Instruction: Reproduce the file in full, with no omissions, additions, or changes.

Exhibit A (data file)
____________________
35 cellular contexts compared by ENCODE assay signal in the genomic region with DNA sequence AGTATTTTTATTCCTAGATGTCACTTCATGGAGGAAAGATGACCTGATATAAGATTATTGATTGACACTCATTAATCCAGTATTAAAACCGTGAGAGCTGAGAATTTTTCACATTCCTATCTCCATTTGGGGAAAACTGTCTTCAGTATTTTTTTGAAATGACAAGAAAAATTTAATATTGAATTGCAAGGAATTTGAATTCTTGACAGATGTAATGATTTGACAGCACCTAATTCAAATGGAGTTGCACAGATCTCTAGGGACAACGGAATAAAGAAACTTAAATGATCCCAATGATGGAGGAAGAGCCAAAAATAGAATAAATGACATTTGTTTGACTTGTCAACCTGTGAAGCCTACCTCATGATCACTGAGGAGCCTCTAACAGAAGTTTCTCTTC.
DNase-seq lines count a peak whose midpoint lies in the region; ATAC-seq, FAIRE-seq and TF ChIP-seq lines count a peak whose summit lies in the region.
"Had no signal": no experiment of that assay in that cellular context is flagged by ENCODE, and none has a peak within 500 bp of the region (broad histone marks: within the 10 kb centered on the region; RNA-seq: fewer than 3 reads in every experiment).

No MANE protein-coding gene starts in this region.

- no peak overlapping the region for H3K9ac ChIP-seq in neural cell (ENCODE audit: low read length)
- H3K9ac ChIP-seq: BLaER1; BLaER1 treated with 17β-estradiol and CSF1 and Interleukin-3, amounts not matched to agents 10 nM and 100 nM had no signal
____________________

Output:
35 cellular contexts compared by ENCODE assay signal in the genomic region with DNA sequence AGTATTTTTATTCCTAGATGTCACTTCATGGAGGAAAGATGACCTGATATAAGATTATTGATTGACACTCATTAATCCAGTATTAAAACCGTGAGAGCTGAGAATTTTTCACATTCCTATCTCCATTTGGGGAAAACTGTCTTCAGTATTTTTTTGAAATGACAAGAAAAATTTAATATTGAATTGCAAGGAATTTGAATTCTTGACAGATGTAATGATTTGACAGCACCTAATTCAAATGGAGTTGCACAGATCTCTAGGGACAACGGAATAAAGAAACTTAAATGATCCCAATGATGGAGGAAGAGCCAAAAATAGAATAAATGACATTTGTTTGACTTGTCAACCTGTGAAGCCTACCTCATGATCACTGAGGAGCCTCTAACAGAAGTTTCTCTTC.
DNase-seq lines count a peak whose midpoint lies in the region; ATAC-seq, FAIRE-seq and TF ChIP-seq lines count a peak whose summit lies in the region.
"Had no signal": no experiment of that assay in that cellular context is flagged by ENCODE, and none has a peak within 500 bp of the region (broad histone marks: within the 10 kb centered on the region; RNA-seq: fewer than 3 reads in every experiment).

No MANE protein-coding gene starts in this region.

- no peak overlapping the region for H3K9ac ChIP-seq in neural cell (ENCODE audit: low read length)
- H3K9ac ChIP-seq: BLaER1; BLaER1 treated with 17β-estradiol and CSF1 and Interleukin-3, amounts not matched to agents 10 nM and 100 nM had no signal